updated 5/27/2006 7:16:04 AM ET 2006-05-27T11:16:04

A knife-wielding teenager went on a rampage and attacked pedestrians as they left a celebration in Berlin, wounding 27 people, police said Saturday.

Police arrested a 17-year-old suspect, a German from Berlin’s working-class Neukoelln district, police spokesman Bernhard Schodrowski told The Associated Press.

None of the victims had life-threatening injuries and there were no children among them, Schodrowski said.

The attacker had mingled with crowds leaving a sound-and-light show inaugurating Berlin’s new central rail station in the heart of the capital on Friday night. He began to randomly attack people in a narrow street, which made it difficult for police and emergency services to reach the scene, leading to the high number of injured, Schodrowski said.

“Many of the injured went to the hospital on their own and we are only now beginning to get a clear idea of the numbers,” he said hours after the attack. Police were urging victims to register with them to help with their investigation.

Panic broke out among the crowd and 11 ambulances and about 100 officers were called to the scene, Schodrowski said.

Motive unknown
The motive for the attack was not immediately known, Schodrowski said, although the suspect was known to police for previous acts of violence. It was not clear if the attacker was under the influence of drugs or alcohol, Schodrowski said.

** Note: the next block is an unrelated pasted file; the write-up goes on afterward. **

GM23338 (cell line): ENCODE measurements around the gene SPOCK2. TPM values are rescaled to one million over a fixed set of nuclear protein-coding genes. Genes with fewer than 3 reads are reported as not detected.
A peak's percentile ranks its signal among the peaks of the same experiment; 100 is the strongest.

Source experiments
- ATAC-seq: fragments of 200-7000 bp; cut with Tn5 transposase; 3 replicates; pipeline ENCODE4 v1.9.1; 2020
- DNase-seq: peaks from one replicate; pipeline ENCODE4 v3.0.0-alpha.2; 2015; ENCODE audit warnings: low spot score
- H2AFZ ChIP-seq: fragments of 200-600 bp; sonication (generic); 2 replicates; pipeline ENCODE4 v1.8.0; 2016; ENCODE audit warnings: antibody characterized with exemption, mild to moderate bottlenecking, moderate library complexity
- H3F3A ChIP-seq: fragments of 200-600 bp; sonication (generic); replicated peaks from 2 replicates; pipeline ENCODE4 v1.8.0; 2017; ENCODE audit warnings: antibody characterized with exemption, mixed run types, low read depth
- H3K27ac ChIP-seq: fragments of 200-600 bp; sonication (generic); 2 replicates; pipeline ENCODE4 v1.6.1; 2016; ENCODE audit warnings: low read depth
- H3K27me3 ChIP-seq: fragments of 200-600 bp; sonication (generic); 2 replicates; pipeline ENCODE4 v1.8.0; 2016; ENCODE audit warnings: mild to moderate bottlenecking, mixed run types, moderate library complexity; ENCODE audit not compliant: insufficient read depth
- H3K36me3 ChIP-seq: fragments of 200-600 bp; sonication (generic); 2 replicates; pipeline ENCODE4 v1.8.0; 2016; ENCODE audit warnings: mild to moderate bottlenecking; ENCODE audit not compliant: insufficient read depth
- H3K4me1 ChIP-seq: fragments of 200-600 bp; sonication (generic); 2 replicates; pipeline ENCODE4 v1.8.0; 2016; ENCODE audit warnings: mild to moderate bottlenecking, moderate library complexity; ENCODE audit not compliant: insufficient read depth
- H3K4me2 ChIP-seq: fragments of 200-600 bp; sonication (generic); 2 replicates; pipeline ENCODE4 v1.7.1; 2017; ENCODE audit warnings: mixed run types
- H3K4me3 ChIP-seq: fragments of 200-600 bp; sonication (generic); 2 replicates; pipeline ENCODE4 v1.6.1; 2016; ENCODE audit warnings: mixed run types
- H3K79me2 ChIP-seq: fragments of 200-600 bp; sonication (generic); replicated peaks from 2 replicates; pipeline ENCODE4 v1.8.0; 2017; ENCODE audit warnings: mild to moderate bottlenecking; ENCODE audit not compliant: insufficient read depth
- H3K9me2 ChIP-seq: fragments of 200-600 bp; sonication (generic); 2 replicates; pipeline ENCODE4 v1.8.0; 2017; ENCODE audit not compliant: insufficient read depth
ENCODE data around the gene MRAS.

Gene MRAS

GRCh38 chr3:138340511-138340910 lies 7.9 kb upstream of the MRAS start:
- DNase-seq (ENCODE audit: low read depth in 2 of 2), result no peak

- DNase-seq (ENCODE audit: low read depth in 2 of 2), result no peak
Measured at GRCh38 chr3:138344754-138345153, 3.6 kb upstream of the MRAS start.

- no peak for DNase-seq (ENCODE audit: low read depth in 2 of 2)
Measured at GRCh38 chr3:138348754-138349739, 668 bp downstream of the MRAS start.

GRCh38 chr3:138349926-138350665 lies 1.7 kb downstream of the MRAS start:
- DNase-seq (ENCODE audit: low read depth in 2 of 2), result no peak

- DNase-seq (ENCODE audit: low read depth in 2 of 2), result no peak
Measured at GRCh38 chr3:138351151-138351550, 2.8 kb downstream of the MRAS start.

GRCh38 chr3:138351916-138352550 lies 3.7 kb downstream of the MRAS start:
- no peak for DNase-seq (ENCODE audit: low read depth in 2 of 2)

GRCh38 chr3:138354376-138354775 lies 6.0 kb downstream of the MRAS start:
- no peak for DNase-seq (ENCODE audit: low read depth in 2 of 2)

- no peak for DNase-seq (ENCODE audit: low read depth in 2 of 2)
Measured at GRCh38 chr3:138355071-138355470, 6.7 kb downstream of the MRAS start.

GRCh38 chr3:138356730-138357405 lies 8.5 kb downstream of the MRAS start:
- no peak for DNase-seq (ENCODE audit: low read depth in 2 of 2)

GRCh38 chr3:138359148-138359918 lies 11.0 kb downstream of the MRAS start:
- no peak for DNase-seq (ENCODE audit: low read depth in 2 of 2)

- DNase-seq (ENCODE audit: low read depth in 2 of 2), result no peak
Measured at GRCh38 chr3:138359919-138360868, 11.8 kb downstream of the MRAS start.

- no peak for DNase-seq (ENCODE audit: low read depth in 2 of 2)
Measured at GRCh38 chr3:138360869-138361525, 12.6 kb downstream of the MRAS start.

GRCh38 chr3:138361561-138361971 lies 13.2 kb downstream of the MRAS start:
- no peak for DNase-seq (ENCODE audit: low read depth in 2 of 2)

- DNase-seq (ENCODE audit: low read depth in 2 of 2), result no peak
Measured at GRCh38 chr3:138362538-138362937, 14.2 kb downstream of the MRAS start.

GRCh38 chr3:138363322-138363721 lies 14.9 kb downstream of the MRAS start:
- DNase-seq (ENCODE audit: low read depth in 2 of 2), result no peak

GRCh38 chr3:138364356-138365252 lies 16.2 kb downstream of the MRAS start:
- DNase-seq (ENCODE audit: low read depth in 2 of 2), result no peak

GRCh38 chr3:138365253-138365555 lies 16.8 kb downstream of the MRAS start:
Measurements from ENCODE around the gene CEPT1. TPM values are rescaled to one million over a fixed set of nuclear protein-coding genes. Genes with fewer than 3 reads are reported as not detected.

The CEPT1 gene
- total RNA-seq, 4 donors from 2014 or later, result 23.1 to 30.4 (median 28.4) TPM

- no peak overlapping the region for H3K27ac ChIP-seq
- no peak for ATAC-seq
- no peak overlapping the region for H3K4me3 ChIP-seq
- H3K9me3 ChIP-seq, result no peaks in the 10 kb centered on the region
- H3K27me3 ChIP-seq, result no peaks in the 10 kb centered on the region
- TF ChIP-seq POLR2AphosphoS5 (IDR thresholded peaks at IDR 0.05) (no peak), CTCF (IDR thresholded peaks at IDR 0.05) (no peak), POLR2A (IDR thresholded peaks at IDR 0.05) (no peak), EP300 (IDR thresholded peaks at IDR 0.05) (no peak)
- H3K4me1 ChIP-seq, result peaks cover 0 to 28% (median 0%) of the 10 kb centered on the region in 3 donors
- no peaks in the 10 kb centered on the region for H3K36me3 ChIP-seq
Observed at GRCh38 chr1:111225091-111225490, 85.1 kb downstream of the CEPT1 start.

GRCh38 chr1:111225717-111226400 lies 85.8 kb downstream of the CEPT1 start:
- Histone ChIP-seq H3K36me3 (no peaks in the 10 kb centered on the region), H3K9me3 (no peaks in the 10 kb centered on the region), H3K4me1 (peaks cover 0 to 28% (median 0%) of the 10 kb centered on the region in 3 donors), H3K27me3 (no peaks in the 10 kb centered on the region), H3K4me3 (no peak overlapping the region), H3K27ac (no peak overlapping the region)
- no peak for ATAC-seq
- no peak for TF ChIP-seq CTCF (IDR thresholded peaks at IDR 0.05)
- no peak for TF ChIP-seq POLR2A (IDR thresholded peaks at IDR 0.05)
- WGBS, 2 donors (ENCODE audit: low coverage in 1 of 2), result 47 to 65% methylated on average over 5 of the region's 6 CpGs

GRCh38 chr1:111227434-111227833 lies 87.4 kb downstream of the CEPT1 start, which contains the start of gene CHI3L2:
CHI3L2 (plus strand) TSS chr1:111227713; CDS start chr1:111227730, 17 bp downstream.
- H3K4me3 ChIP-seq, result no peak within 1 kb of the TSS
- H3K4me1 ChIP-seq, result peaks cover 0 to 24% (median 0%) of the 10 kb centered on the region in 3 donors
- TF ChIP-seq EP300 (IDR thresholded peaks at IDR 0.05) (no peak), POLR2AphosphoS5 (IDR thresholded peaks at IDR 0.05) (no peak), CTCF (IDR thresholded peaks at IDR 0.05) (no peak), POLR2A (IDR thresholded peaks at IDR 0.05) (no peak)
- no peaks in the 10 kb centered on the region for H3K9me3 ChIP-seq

Several hundred thousand people had packed the city center to watch the festive inauguration of the city’s new main train station, touted as the largest in Europe and the final major construction project for the German capital’s government sector.

Chancellor Angela Merkel attended the opening ceremonies several hours before the attack occurred and praised the new, light-flooded station as a symbolic bridge between Germany’s formerly divided east and west.

“It is a modern, open building, symbolic for Berlin and for Germany,” Merkel said.

The new station straddles the path of the former Berlin Wall, which divided the city during the Cold War. Construction took eight years and the project cost an estimated $1 billion. Some 300,000 passengers a day are expected to use the station’s 14 platforms.

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